IDEAS home Printed from https://ideas.repec.org/
MyIDEAS: Log in (now much improved!) to save this article

Social preferences in the online laboratory: a randomized experiment

Listed author(s):
  • Jérôme Hergueux

    ()

  • Nicolas Jacquemet

    ()

Internet is a very attractive technology for the implementation of experiments, both in order to obtain larger and more diverse samples and as a field of economic research in its own right. This paper reports on an experiment performed both online and in the laboratory, designed to strengthen the internal validity of decisions elicited over the Internet. We use the same subject pool, the same monetary stakes and the same decision interface, and control the assignment of subjects between the Internet and a traditional university laboratory. We apply the comparison to the elicitation of social preferences in a Public Good game, a dictator game, an ultimatum bargaining game and a trust game, coupled with an elicitation of risk aversion. This comparison concludes in favor of the reliability of behaviors elicited through the Internet. We moreover find a strong overall parallelism in the preferences elicited in the two settings. The paper also reports some quantitative differences in the point estimates, which always go in the direction of more other-regarding decisions from online subjects. This observation challenges either the predictions of social distance theory or the generally assumed increased social distance in internet interactions. Copyright Economic Science Association 2015

If you experience problems downloading a file, check if you have the proper application to view it first. In case of further problems read the IDEAS help page. Note that these files are not on the IDEAS site. Please be patient as the files may be large.

File URL: http://hdl.handle.net/10.1007/s10683-014-9400-5
Download Restriction: Access to full text is restricted to subscribers.

As the access to this document is restricted, you may want to look for a different version under "Related research" (further below) or search for a different version of it.

Article provided by Springer & Economic Science Association in its journal Experimental Economics.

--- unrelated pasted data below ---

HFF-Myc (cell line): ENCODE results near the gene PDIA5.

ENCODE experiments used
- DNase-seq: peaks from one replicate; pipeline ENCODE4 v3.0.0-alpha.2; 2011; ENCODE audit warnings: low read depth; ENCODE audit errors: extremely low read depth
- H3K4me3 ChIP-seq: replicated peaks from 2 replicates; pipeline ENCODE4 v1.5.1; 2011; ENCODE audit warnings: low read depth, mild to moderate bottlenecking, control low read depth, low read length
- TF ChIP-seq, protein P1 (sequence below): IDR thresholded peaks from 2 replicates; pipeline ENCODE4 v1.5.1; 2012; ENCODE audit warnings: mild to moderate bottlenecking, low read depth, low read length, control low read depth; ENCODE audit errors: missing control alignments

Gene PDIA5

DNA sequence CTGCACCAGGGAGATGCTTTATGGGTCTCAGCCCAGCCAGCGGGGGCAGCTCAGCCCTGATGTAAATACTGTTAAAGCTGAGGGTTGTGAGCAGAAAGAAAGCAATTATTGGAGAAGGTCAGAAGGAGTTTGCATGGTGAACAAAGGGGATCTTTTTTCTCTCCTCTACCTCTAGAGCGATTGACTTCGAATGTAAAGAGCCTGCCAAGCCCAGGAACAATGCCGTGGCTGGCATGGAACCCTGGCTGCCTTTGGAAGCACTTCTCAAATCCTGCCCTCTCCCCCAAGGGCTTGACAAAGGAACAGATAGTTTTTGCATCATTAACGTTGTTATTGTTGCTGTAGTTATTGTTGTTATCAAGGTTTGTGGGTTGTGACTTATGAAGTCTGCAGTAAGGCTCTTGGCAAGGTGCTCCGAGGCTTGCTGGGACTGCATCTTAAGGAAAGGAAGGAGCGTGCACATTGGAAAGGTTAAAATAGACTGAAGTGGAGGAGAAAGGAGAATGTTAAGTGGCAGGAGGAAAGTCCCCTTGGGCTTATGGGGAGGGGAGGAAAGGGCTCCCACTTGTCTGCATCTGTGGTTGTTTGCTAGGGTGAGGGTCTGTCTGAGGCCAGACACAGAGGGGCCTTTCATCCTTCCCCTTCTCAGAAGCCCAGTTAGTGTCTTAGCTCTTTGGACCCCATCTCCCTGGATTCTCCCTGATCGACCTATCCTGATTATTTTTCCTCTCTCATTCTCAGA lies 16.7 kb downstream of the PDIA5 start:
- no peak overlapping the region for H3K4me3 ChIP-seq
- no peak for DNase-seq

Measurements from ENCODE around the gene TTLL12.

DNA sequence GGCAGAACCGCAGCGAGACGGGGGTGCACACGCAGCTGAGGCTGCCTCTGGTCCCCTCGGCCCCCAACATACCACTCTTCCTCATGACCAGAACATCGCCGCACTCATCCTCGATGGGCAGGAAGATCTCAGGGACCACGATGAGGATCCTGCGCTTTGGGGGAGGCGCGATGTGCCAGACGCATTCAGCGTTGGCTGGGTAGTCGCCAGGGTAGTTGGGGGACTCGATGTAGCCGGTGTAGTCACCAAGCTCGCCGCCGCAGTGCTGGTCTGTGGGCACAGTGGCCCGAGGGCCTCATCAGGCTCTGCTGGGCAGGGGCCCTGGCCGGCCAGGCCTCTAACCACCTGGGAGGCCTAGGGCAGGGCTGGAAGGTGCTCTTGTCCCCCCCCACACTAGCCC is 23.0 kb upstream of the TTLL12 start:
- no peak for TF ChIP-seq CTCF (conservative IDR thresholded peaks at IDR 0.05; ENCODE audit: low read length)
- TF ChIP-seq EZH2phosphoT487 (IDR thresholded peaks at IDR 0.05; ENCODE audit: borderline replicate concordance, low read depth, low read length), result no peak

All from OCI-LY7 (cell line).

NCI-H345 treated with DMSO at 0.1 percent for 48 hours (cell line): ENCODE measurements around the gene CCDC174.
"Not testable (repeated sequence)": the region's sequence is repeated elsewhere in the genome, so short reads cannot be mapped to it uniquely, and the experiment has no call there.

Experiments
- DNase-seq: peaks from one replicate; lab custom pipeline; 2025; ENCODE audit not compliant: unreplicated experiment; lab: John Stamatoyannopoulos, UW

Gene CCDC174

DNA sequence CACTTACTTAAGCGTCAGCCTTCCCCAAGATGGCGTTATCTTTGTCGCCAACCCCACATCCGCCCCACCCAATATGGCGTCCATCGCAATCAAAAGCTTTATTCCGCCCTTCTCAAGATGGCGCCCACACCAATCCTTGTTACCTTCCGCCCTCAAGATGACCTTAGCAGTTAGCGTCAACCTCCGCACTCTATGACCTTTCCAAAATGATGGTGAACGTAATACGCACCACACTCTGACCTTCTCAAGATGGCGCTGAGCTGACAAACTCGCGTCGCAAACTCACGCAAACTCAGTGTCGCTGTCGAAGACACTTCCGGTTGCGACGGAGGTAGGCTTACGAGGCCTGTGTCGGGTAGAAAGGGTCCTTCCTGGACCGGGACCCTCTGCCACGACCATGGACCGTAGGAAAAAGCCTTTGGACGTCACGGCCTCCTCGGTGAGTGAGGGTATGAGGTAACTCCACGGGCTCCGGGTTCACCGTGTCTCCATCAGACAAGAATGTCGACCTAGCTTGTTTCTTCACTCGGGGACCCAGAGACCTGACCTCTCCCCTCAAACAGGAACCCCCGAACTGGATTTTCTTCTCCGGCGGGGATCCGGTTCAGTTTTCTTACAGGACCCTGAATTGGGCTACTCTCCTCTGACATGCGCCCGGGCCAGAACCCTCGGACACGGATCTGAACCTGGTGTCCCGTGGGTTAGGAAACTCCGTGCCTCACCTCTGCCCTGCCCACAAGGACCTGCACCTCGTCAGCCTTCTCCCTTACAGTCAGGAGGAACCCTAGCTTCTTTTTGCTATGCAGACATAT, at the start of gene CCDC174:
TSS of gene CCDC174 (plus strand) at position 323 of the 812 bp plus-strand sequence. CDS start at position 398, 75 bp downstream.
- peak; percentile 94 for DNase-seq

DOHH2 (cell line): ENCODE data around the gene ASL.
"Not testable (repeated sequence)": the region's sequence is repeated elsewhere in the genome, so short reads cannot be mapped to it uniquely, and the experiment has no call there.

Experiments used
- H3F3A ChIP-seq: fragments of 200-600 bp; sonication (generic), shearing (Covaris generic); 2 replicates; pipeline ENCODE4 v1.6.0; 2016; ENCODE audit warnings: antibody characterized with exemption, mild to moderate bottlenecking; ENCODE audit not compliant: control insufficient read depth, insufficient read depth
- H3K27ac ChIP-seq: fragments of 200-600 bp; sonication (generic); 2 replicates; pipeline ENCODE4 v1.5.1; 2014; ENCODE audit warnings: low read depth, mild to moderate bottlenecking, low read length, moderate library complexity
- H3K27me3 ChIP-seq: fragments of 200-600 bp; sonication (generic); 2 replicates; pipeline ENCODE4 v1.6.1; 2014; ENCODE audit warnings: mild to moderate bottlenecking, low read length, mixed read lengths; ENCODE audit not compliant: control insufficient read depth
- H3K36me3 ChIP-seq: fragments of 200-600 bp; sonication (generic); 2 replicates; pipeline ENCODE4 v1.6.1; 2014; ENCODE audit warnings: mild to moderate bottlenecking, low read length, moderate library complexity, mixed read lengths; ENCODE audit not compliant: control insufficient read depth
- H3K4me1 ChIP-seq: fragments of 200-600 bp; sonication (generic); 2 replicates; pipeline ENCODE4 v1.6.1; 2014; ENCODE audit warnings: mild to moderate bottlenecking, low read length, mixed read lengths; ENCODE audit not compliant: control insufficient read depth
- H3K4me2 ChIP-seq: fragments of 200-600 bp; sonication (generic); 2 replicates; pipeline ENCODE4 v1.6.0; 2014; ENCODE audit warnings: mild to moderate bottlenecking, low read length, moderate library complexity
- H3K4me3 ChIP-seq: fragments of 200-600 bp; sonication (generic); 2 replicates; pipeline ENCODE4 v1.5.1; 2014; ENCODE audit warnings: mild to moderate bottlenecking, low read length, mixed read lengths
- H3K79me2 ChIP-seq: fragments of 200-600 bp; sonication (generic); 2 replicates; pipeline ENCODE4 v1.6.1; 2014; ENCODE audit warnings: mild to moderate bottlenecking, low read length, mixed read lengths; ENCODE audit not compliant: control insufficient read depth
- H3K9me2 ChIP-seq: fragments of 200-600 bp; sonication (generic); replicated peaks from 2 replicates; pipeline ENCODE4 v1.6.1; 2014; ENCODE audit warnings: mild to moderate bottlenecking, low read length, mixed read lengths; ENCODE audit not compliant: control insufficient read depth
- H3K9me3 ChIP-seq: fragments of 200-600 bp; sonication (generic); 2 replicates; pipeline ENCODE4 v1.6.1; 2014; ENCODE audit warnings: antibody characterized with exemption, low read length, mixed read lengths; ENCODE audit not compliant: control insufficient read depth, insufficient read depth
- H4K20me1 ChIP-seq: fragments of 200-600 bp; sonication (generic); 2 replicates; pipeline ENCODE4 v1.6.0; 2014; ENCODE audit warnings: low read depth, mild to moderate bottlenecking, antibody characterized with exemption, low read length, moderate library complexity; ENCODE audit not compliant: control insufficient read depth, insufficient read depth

Volume (Year): 18 (2015)
Issue (Month): 2 (June)
Pages: 251-283

as
in new window

Handle: RePEc:kap:expeco:v:18:y:2015:i:2:p:251-283
DOI: 10.1007/s10683-014-9400-5
Contact details of provider: Web page: http://www.springer.com

Web page: https://www.economicscience.org/index.html;jsessionid=3F1701A870A8B0D3BDB91479792ADFA5
Email:


More information through EDIRC

Order Information: Web: http://www.springer.com/economics/economic+theory/journal/10683/PS2

References listed on IDEAS
Please report citation or reference errors to , or , if you are the registered author of the cited work, log in to your RePEc Author Service profile, click on "citations" and make appropriate adjustments.:

as
in new window


  1. John Horton & David Rand & Richard Zeckhauser, 2011. "The online laboratory: conducting experiments in a real labor market," Experimental Economics, Springer;Economic Science Association, vol. 14(3), pages 399-425, September.
  2. Chesney, Thomas & Chuah, Swee-Hoon & Hoffmann, Robert, 2009. "Virtual world experimentation: An exploratory study," Journal of Economic Behavior & Organization, Elsevier, vol. 72(1), pages 618-635, October.
  3. Thomas Dohmen & Armin Falk & David Huffman & Uwe Sunde & Jürgen Schupp & Gert G. Wagner, 2011. "Individual Risk Attitudes: Measurement, Determinants, And Behavioral Consequences," Journal of the European Economic Association, European Economic Association, vol. 9(3), pages 522-550, June.
  4. Müller, R.J., 2001. "Auctions : the big winner among trading mechanisms for the Internet economy," Research Memorandum 016, Maastricht University, Maastricht Economic Research Institute on Innovation and Technology (MERIT).
  5. Edward L. Glaeser & David I. Laibson & José A. Scheinkman & Christine L. Soutter, 2000. "Measuring Trust," The Quarterly Journal of Economics, Oxford University Press, vol. 115(3), pages 811-846.
    • Glaeser, Edward Ludwig & Laibson, David I. & Scheinkman, Jose A. & Soutter, Christine L., 2000. "Measuring Trust," Scholarly Articles 4481497, Harvard University Department of Economics.
  6. Cooper, David J. & Saral, Krista Jabs, 2013. "Entrepreneurship and team participation: An experimental study," European Economic Review, Elsevier, vol. 59(C), pages 126-140.
  7. Paul Resnick & Richard Zeckhauser & John Swanson & Kate Lockwood, 2006. "The value of reputation on eBay: A controlled experiment," Experimental Economics, Springer;Economic Science Association, vol. 9(2), pages 79-101, June.